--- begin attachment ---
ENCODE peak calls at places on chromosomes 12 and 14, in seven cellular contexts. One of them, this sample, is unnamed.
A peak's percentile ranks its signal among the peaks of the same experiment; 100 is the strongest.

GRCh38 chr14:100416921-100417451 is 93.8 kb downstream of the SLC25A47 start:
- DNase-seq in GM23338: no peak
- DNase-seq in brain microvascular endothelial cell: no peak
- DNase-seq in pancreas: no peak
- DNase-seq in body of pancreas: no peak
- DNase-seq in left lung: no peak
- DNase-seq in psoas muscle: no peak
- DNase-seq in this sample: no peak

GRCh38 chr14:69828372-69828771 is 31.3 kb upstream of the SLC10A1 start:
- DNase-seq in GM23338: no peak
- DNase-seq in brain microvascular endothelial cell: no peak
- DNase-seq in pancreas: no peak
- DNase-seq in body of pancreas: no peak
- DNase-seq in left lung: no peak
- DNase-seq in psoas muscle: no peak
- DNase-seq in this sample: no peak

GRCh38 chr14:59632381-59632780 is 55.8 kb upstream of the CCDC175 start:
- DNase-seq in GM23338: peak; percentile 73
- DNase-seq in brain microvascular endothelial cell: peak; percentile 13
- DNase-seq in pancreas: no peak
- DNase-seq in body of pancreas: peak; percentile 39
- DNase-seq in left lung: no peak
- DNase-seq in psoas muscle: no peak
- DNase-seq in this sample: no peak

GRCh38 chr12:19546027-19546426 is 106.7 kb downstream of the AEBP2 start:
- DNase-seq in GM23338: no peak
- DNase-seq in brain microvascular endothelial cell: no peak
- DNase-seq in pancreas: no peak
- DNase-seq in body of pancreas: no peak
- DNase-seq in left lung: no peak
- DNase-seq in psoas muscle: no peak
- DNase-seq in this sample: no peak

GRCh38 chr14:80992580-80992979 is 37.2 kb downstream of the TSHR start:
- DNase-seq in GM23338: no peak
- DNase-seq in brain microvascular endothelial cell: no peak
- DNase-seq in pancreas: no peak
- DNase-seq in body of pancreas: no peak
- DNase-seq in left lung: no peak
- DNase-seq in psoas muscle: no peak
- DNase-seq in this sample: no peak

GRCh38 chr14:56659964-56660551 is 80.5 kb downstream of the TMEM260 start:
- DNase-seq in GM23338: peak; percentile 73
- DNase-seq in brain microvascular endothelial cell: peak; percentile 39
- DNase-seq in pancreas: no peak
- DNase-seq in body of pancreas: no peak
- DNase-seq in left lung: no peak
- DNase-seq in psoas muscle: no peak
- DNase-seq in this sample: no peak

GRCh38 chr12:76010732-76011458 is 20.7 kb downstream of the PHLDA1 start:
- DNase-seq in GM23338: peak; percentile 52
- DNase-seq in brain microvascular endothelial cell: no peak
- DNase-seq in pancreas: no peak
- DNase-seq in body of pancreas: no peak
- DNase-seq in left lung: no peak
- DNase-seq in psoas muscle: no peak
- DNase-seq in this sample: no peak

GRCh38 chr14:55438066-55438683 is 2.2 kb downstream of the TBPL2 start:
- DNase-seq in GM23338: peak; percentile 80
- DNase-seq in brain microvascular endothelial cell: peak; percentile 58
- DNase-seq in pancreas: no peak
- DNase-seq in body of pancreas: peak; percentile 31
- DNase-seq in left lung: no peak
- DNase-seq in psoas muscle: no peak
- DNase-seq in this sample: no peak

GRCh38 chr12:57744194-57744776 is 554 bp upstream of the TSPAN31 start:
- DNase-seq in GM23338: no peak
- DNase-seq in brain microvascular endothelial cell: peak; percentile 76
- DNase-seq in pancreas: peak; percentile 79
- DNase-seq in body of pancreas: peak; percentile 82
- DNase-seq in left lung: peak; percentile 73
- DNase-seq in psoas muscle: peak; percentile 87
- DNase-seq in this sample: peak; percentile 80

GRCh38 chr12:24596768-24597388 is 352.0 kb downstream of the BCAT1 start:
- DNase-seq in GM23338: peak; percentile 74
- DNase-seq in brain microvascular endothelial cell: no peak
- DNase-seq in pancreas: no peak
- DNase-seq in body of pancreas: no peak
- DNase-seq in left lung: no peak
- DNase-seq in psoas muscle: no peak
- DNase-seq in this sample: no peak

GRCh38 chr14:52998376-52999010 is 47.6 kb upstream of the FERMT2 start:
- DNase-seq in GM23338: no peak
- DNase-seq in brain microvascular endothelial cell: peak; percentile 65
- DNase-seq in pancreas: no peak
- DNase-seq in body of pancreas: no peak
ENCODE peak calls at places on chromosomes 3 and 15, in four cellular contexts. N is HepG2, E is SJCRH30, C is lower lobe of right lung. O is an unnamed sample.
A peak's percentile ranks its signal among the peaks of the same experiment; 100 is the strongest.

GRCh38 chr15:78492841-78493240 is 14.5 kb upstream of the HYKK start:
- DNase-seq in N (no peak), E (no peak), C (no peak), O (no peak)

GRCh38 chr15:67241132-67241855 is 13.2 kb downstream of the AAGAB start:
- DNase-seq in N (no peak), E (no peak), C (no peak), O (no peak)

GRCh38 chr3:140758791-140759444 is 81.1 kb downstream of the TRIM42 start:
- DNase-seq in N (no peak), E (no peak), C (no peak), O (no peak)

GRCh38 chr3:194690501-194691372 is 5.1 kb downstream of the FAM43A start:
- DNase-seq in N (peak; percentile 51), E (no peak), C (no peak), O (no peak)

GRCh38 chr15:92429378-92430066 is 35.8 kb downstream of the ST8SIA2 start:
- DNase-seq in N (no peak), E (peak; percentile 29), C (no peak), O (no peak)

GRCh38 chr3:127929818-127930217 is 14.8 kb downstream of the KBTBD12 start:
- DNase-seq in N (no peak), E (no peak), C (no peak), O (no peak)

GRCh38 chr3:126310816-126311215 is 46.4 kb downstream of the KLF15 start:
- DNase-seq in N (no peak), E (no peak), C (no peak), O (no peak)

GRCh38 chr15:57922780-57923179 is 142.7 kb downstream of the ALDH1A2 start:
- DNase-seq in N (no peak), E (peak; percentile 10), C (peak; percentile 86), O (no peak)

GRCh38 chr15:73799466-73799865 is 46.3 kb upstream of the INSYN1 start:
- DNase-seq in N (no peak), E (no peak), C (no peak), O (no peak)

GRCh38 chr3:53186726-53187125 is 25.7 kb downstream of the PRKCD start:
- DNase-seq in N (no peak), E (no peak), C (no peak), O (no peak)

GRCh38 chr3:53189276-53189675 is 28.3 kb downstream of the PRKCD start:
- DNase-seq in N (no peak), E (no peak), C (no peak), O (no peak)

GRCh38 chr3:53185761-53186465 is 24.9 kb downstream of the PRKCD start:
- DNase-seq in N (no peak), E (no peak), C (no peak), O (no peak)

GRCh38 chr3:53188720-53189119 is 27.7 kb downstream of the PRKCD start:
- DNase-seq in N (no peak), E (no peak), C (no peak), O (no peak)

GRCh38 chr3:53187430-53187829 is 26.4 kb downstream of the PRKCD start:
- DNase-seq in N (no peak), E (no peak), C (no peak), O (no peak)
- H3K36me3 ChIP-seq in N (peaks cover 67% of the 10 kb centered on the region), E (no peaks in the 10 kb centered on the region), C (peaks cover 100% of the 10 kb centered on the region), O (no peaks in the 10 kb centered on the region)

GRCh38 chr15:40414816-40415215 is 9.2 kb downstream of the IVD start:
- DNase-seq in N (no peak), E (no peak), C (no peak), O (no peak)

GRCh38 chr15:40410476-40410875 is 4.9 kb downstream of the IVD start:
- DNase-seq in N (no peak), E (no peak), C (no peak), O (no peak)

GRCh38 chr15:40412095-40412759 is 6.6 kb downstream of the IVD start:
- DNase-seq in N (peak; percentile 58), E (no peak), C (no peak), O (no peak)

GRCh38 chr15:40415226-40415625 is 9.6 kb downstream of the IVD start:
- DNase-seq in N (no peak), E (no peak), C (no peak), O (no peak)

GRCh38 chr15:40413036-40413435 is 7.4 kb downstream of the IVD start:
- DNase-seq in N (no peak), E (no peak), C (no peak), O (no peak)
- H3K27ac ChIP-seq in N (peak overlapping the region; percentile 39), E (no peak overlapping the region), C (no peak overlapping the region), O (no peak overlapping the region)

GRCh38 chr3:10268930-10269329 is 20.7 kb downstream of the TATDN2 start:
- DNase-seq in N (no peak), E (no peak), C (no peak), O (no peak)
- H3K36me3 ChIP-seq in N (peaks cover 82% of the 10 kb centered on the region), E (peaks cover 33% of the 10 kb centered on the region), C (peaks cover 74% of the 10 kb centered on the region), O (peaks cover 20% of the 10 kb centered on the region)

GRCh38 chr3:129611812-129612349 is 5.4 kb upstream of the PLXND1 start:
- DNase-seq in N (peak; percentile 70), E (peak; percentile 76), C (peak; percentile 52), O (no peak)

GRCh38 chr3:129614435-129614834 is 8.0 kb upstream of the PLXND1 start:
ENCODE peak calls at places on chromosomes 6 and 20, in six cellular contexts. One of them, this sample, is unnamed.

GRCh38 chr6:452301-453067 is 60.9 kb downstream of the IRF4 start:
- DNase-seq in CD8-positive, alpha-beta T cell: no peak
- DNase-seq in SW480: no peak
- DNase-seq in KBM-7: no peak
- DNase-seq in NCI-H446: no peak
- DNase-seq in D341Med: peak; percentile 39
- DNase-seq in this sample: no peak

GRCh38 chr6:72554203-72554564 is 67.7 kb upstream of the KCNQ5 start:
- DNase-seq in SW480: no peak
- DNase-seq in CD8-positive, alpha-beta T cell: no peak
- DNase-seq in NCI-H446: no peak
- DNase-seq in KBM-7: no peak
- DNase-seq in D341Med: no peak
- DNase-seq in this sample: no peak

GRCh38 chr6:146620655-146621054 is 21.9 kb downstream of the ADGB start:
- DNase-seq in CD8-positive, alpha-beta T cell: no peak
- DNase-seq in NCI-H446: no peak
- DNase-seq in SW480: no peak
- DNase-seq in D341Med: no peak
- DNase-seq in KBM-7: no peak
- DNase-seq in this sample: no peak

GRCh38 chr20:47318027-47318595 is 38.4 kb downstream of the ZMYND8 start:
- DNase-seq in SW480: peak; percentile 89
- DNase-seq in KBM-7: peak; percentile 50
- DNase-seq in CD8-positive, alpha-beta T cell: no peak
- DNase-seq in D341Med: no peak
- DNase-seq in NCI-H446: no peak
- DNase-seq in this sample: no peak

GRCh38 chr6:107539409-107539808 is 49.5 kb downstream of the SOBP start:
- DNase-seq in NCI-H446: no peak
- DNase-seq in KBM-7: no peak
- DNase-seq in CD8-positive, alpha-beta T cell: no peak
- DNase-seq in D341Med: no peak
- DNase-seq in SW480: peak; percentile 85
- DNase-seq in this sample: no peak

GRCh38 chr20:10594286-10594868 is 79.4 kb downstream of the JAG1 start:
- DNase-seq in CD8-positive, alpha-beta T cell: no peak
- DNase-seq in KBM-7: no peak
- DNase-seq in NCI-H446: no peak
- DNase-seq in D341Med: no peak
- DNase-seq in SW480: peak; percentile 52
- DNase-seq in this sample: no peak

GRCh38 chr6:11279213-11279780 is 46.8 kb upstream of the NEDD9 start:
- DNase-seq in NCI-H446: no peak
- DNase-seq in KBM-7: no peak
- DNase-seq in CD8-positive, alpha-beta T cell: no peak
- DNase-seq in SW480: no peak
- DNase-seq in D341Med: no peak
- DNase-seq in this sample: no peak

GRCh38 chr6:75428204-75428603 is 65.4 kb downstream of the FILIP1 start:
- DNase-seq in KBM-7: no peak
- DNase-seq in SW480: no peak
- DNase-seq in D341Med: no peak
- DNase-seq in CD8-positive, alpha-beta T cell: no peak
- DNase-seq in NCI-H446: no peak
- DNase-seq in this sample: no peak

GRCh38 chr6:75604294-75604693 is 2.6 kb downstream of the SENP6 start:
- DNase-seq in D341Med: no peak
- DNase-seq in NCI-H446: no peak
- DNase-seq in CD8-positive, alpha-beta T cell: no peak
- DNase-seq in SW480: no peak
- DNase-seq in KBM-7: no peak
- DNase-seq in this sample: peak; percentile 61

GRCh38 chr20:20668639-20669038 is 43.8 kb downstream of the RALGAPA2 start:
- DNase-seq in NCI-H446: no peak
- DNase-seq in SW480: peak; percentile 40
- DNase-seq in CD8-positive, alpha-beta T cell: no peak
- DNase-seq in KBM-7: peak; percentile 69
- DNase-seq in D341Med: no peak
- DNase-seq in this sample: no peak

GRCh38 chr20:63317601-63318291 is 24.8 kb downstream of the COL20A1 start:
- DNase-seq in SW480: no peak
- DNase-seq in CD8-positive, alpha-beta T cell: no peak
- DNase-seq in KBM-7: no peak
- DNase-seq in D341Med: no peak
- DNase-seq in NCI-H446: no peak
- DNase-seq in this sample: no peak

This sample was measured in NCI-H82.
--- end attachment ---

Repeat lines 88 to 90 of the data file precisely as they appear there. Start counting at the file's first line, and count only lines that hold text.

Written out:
ENCODE peak calls at places on chromosomes 3 and 15, in four cellular contexts. N is HepG2, E is SJCRH30, C is lower lobe of right lung. O is an unnamed sample.
A peak's percentile ranks its signal among the peaks of the same experiment; 100 is the strongest.

GRCh38 chr15:78492841-78493240 is 14.5 kb upstream of the HYKK start: